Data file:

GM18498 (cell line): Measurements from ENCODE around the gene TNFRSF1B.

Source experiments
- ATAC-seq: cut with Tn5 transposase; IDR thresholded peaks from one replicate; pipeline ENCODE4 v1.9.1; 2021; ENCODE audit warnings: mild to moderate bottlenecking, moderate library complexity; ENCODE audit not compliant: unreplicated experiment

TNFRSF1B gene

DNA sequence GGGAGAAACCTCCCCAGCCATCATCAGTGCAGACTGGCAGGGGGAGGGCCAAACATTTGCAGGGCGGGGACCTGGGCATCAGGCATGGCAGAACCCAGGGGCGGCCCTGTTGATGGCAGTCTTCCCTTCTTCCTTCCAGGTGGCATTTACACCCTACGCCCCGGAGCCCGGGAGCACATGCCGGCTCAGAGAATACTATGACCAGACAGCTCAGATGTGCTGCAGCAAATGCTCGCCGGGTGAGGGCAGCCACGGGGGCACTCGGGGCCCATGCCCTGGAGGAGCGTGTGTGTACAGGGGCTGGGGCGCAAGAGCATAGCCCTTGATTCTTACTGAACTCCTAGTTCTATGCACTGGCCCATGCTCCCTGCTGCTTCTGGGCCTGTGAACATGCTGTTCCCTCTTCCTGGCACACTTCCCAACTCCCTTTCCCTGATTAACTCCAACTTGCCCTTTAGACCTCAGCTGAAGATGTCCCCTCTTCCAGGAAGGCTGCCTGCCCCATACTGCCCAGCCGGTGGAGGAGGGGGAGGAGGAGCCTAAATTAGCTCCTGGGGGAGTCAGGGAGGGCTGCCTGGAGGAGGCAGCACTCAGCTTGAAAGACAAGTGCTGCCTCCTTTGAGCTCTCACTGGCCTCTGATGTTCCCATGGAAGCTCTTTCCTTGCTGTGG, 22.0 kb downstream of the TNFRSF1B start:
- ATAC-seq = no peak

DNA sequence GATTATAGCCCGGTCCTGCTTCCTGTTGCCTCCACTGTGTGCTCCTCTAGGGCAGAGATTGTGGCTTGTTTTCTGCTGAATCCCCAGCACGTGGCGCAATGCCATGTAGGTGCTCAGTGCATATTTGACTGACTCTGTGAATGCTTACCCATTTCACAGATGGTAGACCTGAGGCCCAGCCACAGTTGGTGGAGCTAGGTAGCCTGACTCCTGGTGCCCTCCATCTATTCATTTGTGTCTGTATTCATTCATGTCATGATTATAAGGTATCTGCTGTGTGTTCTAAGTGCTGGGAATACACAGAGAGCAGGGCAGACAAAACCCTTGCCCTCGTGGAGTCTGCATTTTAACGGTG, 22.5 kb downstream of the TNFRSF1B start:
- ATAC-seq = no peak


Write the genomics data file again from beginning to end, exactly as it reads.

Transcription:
GM18498 (cell line): Measurements from ENCODE around the gene TNFRSF1B.

Source experiments
- ATAC-seq: cut with Tn5 transposase; IDR thresholded peaks from one replicate; pipeline ENCODE4 v1.9.1; 2021; ENCODE audit warnings: mild to moderate bottlenecking, moderate library complexity; ENCODE audit not compliant: unreplicated experiment

TNFRSF1B gene

DNA sequence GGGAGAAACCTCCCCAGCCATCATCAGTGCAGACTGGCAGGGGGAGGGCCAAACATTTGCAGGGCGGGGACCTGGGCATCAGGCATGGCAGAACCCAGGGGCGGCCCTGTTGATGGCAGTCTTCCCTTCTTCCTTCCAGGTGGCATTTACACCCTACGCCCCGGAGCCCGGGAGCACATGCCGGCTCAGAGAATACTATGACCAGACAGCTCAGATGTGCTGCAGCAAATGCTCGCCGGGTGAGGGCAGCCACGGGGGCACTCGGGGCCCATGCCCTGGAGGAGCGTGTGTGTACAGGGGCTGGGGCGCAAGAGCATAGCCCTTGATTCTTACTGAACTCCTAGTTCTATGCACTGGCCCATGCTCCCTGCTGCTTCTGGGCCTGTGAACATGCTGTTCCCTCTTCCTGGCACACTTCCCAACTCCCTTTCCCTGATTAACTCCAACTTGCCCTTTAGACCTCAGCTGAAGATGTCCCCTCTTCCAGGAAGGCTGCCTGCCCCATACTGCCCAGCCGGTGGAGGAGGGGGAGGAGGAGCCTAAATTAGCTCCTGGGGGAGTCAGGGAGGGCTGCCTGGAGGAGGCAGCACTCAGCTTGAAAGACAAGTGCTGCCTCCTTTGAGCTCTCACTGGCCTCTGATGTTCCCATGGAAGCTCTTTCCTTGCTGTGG, 22.0 kb downstream of the TNFRSF1B start:
- ATAC-seq = no peak

DNA sequence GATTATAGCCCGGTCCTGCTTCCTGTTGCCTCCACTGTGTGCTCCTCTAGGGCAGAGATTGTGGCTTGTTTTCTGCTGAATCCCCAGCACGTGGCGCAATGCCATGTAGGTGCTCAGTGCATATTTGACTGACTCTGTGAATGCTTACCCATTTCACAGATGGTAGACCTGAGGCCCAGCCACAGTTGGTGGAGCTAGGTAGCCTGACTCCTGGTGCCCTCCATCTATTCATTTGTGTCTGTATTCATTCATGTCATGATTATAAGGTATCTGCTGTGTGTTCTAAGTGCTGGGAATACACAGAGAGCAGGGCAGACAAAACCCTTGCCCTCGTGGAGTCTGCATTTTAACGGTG, 22.5 kb downstream of the TNFRSF1B start:
- ATAC-seq = no peak